It has been a long while since I posted anything to this blog! Recently I’ve put some time into it, cleaned up the cob-webs and updated the design. Now I just need some juicy content, and first up is CSS!

CSS has come such a long way in the last couple of years and is still evolving. It can take new features a while to get integrated into new browsers though. So you have to wait for them to have enough support to make them safe to use in production on large scale products. Unfortunately, this means we sometimes forget to start using new features, even when the support is in place.

So, to help you stay up to date I have put a little round up of some CSS properties and values that I think will be really useful to add to your daily use in 2024.


Let’s start the list with some of the properties.

Margin-block & margin-inline

I had seen these properties around for a while but never actually used them until I redesigned this blog. I found them very useful though. The idea is to use the writing mode to figure out the orientation of the element. So margin-block will add margins to the top/bottom of the element and margin-inline applies to the sides. Then if the writing mode changes the values rotate with the element. The block property will always be above and below the text and the inline property will be on the left and right. It’s pretty clever and very useful for those developing for different languages.

My personal favourite use case though is to centre align items! You can utilise margin-inline: auto to position block elements in the centre of the container. You no longer have to set the let and right margins individually or override top and bottom values.

Padding-block & padding-inline

This works the same way as the margin properties but for padding. In my experience, introducing these has been very useful. And you can still mix it in with the original set of properties. For example, if you want equal padding on all 4 sides or if you want to target a specific side of the element.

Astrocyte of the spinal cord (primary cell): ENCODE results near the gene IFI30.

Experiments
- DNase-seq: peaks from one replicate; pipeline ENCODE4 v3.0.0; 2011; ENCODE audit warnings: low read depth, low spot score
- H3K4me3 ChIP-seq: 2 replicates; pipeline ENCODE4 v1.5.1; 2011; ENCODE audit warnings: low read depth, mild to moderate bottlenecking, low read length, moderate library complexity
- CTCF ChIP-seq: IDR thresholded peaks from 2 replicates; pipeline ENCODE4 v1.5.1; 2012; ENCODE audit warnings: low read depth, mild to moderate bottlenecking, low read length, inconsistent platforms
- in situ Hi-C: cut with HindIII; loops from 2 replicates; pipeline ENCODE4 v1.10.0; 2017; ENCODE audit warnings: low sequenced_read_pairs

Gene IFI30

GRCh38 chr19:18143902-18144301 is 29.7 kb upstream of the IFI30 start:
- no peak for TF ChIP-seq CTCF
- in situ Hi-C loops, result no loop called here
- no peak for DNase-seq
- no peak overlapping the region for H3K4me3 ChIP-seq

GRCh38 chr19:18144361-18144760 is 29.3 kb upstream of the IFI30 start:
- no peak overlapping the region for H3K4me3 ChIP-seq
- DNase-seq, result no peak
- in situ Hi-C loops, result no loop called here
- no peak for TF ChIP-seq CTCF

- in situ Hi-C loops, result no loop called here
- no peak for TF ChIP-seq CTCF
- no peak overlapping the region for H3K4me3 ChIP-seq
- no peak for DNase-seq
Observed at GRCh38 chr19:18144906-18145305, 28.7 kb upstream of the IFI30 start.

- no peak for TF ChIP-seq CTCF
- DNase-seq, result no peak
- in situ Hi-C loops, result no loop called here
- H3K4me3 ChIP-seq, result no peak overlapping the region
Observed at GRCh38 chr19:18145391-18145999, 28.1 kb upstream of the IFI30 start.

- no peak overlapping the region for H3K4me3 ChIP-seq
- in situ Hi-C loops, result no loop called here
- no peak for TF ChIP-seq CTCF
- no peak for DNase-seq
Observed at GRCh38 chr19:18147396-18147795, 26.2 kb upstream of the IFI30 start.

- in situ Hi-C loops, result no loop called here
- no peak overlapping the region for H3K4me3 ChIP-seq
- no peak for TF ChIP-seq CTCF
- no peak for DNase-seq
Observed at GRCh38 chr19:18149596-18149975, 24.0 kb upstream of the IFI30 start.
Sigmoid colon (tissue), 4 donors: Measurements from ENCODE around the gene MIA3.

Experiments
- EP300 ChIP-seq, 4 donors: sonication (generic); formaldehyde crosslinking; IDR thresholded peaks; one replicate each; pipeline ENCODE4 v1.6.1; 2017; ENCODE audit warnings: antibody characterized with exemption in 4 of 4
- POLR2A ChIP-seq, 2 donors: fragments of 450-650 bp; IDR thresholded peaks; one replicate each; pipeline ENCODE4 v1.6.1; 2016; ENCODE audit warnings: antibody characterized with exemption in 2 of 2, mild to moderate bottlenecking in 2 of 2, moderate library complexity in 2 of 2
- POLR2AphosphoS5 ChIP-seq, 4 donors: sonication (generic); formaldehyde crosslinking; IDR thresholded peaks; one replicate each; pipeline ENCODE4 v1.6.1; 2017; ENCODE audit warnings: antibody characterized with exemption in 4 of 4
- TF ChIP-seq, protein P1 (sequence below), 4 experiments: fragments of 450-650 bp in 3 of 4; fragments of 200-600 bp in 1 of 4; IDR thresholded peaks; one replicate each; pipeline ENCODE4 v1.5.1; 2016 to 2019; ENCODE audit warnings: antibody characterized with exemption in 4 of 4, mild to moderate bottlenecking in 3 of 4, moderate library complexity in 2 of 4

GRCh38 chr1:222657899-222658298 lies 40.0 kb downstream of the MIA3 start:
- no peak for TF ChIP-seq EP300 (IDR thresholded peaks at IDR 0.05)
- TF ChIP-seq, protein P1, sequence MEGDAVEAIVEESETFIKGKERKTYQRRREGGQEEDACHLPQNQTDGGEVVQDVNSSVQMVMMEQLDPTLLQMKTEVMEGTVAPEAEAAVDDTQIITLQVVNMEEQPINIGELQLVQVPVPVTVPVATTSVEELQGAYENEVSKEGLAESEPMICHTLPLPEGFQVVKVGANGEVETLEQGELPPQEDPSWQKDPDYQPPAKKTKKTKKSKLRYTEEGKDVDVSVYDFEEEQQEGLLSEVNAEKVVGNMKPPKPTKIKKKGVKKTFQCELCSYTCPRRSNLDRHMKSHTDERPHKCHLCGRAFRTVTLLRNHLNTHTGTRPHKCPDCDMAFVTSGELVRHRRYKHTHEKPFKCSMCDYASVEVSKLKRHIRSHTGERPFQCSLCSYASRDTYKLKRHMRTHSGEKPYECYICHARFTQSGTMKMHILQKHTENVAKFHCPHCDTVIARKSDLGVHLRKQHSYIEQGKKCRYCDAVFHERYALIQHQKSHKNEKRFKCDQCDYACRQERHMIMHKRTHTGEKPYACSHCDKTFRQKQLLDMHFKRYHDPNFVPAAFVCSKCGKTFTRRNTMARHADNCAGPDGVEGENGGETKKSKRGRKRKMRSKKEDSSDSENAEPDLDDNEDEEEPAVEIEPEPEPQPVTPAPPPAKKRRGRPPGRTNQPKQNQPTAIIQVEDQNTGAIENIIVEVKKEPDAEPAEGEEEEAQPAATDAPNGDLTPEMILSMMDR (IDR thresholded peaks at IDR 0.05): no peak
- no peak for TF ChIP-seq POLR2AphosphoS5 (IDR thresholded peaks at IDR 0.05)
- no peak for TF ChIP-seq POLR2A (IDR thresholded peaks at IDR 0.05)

Block-size & inline-size

Again, very similar to the previous properties - but this time a replacement for width and height. Since this site is only using horizontal left-to-right writing mode, I didn’t use these properties in this project. There are definitely some good use cases for them though. Particularly if you have any transitions that manipulate the orientation of the element.

Inset, inset-block & inset-inline

This one is such a time saver for those absolutely positioned elements! You no longer have to write 4 lines to set top, bottom, left and right to 0. Now you can just use inset which will set all 4 properties in one. And you can actually provide 4 values to it if you want to set different values to each side. The shorthand works the same way as margin or padding and it makes things so much easier. You also have the inset-block and inset-inline properties which work the same way as the other inline and block properties.


This one is not new! But I think it can get forgotten so I wanted to give it a shout out. You no longer need to do padding hacks to make elements keep their aspect ratio on resizing. This can be good for hero components that have background images with some text and need to keep their shape.


Now time to look at some of the values you can start implementing.


This is technically a function but is used as a value so I’m going to put it here. The function clamps the middle value between an upper and lower bound. It’s particularly useful for fluid typography without needing to add media queries. This is the most typical use case, but it can be used as a value for any property so you can get creative with it.

Dvw & dvh units

The vw and vh units are so useful and have become pretty mainstream in CSS. But did you know there are more viewport units? Svw and svh represent small viewport width and height, and lvw and lvh represent large viewport width and height. These take into account the browser interface, with small being the smallest the browser can be and large being the largest.

All the viewport units are useful, but browsers with varying interface sizes tend to be dynamic. For example, on mobile devices the browser can adjust as you scroll. So if you wanted something to be full screen, the other units may not work at all times. This is why dynamic viewport units - dvw and dvh are so useful! They will adjust with the dynamic browser interface and keep things in proportion at all times!


These are just a few of the properties and values that I think will elevate your CSS code. And they are well supported so safe to start using immediately. This is just a small sample of the new CSS features that can elevate your code. I’m going to save some of them for their own dedicated posts though. If you’re interested in reading about that, make sure to check back often for new articles. In the meantime, please sign up for the newsletter to stay up to date. Also, follow along on social media for more frequent updates.

Happy coding 🙂